What if you had been able to befriend Ichiro Suzuki in Seattle back in 2001? You, a regular guy who had spent 7 or so years in Japan and knew the language, and could help him adjust to the new league, culture and country. And after his historic season, you got this idea: I could chronicle the year I spent with him, sharing precious moments off the field, the man’s philosophy on hitting, success in America, life in Japan, post-playing career plans, conversations he had with other Japanese MLB players, and more! I could write a book, publish it and make millions!
That’s pretty much the story that the late Keigo “Kenny” Hirao wrote in 1985. He used his 7 years of life experience in New York to earn credentials as a journalist, then made friends with Randy Bass, literally following him everywhere (more often than not being pulled along) and then in a series of interviews, fleshed out major themes in conversation and life events and put them in a neat format that reads much more quickly than I wanted to.
What was Bass’ life’s philosophy (and favorite song)? Elvis Presley’s (not Sinatra’s?) I Did It My Way.
What did Bass’ typical day look like? Wake up around noon, eat light (or not at all), take care of tasks/chores, head to the park, eat some udon, practice, play, shower, go home, head out to drink/eat.
The secret to Bass’ home run success? It’s all in the forearms. He built up his strength helping his father with roof shingling as a child and worked in horse stables during down times. Also, learning to hit the long ball to the opposite field, too.
What was Bass’ house like (other than being big)? Nothing but American goods inside – appliances and food alike – and no paying any mind to Japanese media, sports shows, etc.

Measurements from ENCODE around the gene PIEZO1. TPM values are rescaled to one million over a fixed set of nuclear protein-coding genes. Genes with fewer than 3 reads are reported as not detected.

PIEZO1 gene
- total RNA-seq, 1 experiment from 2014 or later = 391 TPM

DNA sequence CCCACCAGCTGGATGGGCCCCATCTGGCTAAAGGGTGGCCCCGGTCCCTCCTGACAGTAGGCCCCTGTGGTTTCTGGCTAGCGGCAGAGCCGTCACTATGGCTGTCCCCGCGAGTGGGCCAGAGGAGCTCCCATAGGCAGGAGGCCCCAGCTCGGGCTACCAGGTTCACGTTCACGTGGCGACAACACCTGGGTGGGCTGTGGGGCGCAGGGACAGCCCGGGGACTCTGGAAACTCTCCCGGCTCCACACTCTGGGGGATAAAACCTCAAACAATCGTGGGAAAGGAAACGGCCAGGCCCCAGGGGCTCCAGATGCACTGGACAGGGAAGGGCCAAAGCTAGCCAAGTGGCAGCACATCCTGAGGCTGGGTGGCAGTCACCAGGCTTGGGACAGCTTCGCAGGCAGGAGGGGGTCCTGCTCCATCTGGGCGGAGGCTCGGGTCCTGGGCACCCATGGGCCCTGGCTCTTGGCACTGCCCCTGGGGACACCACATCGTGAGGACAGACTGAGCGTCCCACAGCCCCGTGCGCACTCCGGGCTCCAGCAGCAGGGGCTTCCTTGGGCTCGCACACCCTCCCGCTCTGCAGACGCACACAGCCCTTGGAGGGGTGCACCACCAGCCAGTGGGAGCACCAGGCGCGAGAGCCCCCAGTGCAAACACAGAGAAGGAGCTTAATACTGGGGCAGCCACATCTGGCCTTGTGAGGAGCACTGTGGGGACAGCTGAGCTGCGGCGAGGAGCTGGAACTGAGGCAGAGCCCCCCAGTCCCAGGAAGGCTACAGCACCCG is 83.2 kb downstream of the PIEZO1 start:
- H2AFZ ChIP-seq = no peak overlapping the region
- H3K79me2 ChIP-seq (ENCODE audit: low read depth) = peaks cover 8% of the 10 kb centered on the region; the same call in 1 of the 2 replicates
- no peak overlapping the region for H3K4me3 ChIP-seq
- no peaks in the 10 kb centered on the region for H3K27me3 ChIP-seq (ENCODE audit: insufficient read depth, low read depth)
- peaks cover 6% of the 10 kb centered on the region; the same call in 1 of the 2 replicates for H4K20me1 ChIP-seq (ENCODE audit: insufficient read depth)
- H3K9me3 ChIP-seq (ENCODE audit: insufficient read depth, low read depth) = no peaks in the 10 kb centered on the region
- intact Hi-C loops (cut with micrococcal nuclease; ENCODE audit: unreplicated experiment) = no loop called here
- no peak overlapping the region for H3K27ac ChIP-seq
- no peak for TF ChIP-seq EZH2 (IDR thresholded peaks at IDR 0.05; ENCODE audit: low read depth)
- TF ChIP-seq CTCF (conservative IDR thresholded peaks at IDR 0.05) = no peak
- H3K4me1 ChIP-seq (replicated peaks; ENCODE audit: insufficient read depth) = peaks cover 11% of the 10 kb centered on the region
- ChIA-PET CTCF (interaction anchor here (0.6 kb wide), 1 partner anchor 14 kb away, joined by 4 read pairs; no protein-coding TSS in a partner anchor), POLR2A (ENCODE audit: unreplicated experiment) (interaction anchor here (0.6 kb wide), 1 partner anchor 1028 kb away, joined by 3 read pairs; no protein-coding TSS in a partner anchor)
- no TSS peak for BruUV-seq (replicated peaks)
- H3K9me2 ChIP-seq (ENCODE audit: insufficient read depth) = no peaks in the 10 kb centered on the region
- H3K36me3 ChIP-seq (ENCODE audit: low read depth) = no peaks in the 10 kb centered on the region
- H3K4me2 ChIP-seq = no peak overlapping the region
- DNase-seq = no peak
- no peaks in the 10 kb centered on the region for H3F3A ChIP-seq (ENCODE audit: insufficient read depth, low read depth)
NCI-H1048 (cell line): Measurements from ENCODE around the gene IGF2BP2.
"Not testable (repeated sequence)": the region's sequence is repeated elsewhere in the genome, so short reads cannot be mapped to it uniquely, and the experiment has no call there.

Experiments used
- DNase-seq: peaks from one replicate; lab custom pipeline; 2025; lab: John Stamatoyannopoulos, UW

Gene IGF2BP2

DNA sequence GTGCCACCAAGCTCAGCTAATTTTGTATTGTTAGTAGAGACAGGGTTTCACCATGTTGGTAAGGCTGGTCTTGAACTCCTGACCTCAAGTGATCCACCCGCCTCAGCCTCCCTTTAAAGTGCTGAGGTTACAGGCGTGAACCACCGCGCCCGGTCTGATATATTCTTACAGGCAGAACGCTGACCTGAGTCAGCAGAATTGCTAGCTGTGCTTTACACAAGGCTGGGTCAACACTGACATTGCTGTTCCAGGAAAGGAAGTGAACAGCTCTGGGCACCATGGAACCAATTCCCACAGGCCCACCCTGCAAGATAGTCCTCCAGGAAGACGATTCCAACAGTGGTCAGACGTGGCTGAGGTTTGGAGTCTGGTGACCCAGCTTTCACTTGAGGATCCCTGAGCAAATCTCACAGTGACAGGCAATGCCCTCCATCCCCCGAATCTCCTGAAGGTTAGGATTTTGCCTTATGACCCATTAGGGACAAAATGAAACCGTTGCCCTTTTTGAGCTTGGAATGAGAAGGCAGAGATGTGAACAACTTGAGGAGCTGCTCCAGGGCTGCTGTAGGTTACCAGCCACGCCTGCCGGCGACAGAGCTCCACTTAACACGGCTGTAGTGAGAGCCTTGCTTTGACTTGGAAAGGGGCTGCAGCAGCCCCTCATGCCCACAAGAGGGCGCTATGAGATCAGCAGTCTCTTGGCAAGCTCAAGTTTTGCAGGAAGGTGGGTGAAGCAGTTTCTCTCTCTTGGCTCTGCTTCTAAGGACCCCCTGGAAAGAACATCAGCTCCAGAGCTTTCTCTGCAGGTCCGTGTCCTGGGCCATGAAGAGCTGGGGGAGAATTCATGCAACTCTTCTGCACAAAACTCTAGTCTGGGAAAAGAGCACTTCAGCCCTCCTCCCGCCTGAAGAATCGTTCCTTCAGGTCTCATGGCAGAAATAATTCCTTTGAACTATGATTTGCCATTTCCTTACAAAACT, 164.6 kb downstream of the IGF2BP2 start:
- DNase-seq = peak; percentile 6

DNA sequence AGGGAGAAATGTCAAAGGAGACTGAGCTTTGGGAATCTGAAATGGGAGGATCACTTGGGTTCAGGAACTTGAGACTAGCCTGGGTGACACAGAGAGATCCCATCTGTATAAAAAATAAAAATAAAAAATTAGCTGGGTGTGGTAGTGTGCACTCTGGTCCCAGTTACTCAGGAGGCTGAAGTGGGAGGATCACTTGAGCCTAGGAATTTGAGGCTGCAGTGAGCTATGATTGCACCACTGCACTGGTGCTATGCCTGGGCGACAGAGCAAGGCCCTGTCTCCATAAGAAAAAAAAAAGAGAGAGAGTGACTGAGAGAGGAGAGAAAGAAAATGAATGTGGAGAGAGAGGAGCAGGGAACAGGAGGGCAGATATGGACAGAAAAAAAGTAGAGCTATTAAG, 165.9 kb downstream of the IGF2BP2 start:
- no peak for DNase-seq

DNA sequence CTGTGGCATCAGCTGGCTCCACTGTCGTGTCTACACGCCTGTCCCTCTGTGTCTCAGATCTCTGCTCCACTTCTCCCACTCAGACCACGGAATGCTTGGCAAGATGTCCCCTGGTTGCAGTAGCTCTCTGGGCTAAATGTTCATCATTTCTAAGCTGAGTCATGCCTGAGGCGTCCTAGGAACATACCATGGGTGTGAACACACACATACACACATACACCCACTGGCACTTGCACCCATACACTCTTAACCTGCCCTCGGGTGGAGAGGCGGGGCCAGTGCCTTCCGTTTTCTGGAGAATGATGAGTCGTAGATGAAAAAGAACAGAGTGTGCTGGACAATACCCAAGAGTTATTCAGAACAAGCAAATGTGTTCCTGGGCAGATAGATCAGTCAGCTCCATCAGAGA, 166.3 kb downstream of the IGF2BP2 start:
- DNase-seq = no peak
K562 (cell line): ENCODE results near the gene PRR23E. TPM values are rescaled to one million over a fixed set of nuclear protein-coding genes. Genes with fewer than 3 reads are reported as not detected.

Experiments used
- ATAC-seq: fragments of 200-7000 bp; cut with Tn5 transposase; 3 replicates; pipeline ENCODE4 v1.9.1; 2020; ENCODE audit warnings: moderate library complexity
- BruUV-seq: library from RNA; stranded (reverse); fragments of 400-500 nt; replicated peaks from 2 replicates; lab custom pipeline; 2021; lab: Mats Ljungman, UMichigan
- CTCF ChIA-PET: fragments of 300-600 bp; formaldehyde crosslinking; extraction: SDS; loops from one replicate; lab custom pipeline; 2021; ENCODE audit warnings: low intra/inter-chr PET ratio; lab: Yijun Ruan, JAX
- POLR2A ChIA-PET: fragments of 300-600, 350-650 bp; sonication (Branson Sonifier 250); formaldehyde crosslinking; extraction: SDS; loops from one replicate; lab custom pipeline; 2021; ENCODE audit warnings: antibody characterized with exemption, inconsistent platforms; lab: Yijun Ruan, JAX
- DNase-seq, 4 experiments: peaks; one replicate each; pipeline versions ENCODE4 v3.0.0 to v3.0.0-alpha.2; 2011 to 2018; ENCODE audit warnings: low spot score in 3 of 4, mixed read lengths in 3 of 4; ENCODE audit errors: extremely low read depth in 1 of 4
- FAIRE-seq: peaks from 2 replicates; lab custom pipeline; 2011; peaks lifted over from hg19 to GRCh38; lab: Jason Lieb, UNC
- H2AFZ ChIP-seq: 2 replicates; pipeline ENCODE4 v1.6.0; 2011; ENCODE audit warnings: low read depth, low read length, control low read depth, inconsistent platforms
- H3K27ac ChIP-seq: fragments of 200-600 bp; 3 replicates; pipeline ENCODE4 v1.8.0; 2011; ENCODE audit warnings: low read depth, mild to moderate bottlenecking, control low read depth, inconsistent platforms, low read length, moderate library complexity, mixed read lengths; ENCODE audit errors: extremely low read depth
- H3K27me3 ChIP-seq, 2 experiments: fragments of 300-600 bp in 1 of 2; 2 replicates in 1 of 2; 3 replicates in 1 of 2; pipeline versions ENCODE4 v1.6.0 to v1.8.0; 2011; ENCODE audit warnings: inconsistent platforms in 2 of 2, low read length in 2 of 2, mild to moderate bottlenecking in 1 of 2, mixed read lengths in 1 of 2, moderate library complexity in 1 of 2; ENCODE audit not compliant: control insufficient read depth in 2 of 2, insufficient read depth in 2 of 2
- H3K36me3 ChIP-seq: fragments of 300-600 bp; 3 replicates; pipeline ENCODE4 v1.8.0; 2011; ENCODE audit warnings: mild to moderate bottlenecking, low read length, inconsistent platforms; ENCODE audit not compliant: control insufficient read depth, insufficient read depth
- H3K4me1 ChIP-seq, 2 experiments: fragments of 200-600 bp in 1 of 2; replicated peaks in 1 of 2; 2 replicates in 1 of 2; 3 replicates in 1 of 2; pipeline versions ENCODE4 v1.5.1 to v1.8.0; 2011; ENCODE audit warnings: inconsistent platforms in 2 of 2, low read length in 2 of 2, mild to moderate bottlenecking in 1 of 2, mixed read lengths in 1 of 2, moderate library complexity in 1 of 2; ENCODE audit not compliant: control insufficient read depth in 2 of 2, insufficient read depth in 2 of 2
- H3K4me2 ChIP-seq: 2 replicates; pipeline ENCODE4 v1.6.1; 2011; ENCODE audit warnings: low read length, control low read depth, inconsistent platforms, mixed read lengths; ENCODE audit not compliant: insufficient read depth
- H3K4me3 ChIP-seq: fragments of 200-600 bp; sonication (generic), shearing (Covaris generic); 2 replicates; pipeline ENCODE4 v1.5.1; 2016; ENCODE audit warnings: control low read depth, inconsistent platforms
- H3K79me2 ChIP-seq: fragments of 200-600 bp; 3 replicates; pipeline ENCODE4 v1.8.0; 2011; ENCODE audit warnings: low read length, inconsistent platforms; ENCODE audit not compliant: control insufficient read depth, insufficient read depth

What did Bass think about his managers? High respect for Andoh and admiration for Yoshida’s ability to adapt his approach to different players’ personalities.
What were some of the foreign players’ complaints? Too much practice makes the team too tired for games! (Nothing new there.) But as much as possible, Bass kept this dislike for the system to himself. He said those who waste their time complaining about how different Japan is, will never succeed. But for Bass, the Tigers’ media contingent was overwhelming, relentless, and downright disrespectful of his privacy – staking out his home in Kobe and even following him back to his home in Lawton, Oklahoma, in the offseason.
Who were some of the players Bass hung out with off the field? Warren Cromartie (Giants) – despite their differences in personality and rivalry on the field, Boomer Wells (Hankyu Braves) – he was a great story teller, Leon Lee (Marines), Rich Gale (Tigers) – possibly his best friend during his time in Japan.
This book was filled with tons of great stories and even revealed that Bass seriously considered leaving Japan after the 1985 season – after all, what more did he have to prove? There was nowhere to go but down from the pinnacle he had risen to: regular season MVP, Triple Crown winner, Nippon Series MVP, God-status in Kansai.
I was very surprised at the scarcity of this book’s availability – I struggled to even find it used. Out of circulation (and out of date, language-wise – it uses a 1980s style Japanese that threw me off more than a few times), this fun read should be picked up and read by any serious Hanshin fans who want to know the real Randy Bass circa 1985.